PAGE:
Small tortoiseshell butterfly

  • Scientific name: Aglais urticae
  • Type: Insects

Key information

One of the commoner garden butterflies throughout the UK, the small tortoiseshell is bright orange and black with a row of blue crescents around the wing edges. Underneath, they are camouflaged dark grey and brown. Adults emerge from hibernation on the first warm spring days and look for mates.

Females usually lay their eggs on tender, young stinging nettles in batches of 60 to 100. Caterpillars hatch after about 10 days and spin a dense web over the plant’s growing tip. The caterpillars live communally for most of their lives, dispersing to pupate. Adults often hibernate in houses, outbuildings and sheds.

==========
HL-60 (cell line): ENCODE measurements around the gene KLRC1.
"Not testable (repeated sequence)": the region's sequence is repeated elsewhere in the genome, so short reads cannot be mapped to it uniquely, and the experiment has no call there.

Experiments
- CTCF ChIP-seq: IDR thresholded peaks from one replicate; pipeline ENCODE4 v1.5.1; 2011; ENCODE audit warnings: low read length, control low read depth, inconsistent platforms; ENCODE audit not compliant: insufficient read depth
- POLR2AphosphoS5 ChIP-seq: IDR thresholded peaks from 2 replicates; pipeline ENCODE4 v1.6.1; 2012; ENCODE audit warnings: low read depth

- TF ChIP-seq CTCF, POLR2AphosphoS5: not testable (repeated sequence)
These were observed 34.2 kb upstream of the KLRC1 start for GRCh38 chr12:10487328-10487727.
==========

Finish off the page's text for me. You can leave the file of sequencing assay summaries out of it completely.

Caterpillars are bristly and black with two discontinuous yellow lines along their sides. Their bright colours warn predators that they are poisonous.

What they eat:

Adults drink nectar from flowers. Caterpillars eat stinging nettles.

Measurements:

Wingspan:
45mm across forewings

Identifying features:

Natural habitats: Fence/wall Flower border Hanging basket Hedge Herb garden Meadow area Nettle patch Patio Shrub Window box

Where and when to see them

You can see them feeding on a variety of flowers, basking in the sunshine. They are also found in most flowery places in urban and rural locations.

You can see adults between March and October. Caterpillars are seen from May to August.

  • jan
  • feb
  • mar
  • apr
  • may
  • jun
  • jul
  • aug
  • sep
  • oct
  • nov
  • dec